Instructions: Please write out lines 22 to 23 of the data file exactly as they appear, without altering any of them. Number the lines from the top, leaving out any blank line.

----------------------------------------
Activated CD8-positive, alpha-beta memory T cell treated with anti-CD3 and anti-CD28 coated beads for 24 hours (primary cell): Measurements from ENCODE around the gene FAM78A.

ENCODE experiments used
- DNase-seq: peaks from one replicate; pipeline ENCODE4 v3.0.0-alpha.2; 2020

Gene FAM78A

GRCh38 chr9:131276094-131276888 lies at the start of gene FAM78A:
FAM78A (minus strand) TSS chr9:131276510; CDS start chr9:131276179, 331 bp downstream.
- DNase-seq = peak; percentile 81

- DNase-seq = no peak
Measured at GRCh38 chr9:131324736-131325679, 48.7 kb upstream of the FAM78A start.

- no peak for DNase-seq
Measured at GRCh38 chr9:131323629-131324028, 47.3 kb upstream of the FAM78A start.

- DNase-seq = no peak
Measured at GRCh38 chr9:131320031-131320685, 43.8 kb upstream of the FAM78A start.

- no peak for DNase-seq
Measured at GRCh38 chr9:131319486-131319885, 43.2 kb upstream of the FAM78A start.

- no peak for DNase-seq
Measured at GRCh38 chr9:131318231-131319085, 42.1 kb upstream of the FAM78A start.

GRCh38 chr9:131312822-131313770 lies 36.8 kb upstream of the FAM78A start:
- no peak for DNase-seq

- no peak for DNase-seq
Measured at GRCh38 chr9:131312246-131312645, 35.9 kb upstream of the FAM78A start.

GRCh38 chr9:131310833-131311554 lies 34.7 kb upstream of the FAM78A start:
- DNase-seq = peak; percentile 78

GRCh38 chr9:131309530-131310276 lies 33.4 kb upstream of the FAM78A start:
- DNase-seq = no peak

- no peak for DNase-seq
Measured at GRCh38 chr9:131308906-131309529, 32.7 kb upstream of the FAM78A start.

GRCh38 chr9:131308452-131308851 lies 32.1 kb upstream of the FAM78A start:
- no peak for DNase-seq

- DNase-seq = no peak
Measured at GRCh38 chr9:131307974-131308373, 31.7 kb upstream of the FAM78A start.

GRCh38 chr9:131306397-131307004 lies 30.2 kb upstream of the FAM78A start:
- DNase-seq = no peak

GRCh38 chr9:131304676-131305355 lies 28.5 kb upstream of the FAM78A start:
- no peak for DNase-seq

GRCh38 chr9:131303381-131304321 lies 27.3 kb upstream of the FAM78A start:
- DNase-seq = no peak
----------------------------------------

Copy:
GRCh38 chr9:131310833-131311554 lies 34.7 kb upstream of the FAM78A start:
- DNase-seq = peak; percentile 78